Based upon my reading of this passage, I embrace the view that the first resurrection refers to the bodily resurrection of believers at the second coming of Christ.  There are a couple of reasons to support this interpretation.  First, the independent clause in verse four, “they came to life,” seems best taken as a physical resurrection.  Second, the word resurrection in the fifth and sixth verses is anastasis in the Greek text, which is used forty-two times in the New Testament (NT).  In forty of those uses it always means a physical rising from the dead.  There are two exceptions: one undisputed reference is found in Luke 2:34; however, the second example is our text, which is highly disputed to the nth degree.  Third, the ones who come to life and experience the first resurrection are contrasted with “the rest of the dead” who do not come to life.  Lastly, those who experience the first resurrection had been beheaded or physically killed.  I will discuss each of these points in turn, and there might be overlap.

The independent clause “they came to life” is a translation of the Greek word ezesan.  It may or may not refer to bodily life after physical death.  We must rely on the context of the passage in order to determine the meaning of ezesan.  In the above text, all NT scholars agree that “the rest of the dead” who do not come to life during the first resurrection will rise from the dead in their physical bodies for the final judgment (Rev. 20:12-15, ESV).  Presumably, this is the implied second resurrection.  Here is the kicker from my perspective.  If all scholars agree that “the rest of the dead” come to physical life in the second resurrection, then the same thing occurs for the those in the first one.  I find no evidence in the text to interpret the Greek word ezesan in two different ways, especially considering the fact that the apostle John qualifies ezesan as the first resurrection.  There are objections to my interpretation, but for the sake of time and space, I will bypass them.

Earlier in this post, I stated that the Greek word anastasis means a physical resurrection in forty of the forty-two uses in the NT.  This alone seems to seal the deal for the view that the first resurrection is a bodily one.  There is another factor to consider, which involves the Greek word ezesan.  This word pops up in two earlier passages in the book of Revelation to denote Christ’s resurrection from the dead and the beast’s falsified one (Rev. 2:8; 13:14, ESV).  To say that Christ’s coming to life is a true resurrection, and that the beast’s is false, demands that the Greek word ezesan mean the same thing in both passages.  If this is not the case, then there is no real difference between Christ’s coming to life and the beast’s.  It is my contention that this truth applies to the distinction between the two resurrections in Rev. 20:4-6.  If the Greek word ezesan, that is qualified by anastasis, does not mean a bodily resurrection, then it is pointless to distinguish between those who rise in the first resurrection and the rest of the dead who rise after the thousand years have ended.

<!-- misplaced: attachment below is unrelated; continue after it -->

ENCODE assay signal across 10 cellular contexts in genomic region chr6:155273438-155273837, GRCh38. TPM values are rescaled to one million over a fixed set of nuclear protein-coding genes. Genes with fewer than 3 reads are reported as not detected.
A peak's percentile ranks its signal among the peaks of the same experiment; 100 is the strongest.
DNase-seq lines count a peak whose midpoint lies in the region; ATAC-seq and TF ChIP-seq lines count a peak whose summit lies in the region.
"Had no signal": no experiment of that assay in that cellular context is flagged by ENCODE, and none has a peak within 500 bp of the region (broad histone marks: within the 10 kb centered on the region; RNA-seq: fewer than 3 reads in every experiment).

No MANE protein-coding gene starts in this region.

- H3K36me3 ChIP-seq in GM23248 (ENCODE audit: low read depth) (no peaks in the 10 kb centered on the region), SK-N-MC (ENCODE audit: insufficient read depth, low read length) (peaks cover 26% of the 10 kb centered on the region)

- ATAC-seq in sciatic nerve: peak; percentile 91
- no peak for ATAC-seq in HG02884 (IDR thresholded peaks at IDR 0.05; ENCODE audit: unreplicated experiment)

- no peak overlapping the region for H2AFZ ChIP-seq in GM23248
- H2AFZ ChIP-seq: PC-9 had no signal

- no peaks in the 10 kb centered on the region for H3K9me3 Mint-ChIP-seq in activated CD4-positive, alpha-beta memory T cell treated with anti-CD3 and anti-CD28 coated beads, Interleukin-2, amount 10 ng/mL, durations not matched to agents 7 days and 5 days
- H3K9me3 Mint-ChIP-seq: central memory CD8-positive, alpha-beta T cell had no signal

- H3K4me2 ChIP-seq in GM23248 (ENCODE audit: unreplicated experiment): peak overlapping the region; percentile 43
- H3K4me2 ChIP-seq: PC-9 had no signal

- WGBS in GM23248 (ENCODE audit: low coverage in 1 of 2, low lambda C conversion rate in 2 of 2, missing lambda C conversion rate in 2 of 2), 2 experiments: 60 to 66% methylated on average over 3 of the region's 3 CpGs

Now that the worst part is over, I want to address briefly the phrase the second death.  According to the beatitude in Rev. 20:6, those who participate in the first resurrection do not succumb to it.  Another way to say this is that they overcome the second death in Christ.  I hear the question in my ears: “That sounds nice, but what does the second death mean?”  Thankfully, the apostle John gives the answer in the fourteenth verse of the twentieth chapter.  The second death is the lake of fire, which is the place of eternal punishment for the wicked after the final judgment (Rev. 20:14-15; see Rev. 21:8, ESV).  It is a horrendous place no matter how one slices it.  Some see the depiction of the lake of fire as merely metaphor, but that avoids the objective reality that the metaphor depicts.  The second death is not something to embrace or set as a life goal.  In the gospel of Matthew, Jesus does not use the phrase second death, but he uses similar language like “…the eternal fire prepared for the devil and his angels” (Matthew 25:41, ESV).  I doubt that there will be any celebrating in the lake of fire.  The company itself sounds dreadful.

I love this beatitude about the first resurrection.  It is such a glorious promise of reward and victory.  My sufferings and trials in this life will be in the distant past; however, this promise is not only individual, but corporate.  All those who follow Christ will rise with a glorified body and reign alongside him.  The second death will be under their feet because they are in Christ, who stands in victory over Death and Hades (Rev. 1:18, ESV).  Does this mean that those who follow the Good Shepherd lack a present vindication from him?  According to the apostle Paul, the redeemed exhibit an inkling of the blessings of eternity in a couple of his letters to the early church (Eph. 2:4-6; Colossians 1:13-14, ESV).  There is a present, but partial fulfillment, which serves as a guarantee for the fullness of it in the age to come.  What a wondrous day that will be to receive a glorified body.  Come quickly, Lord Jesus.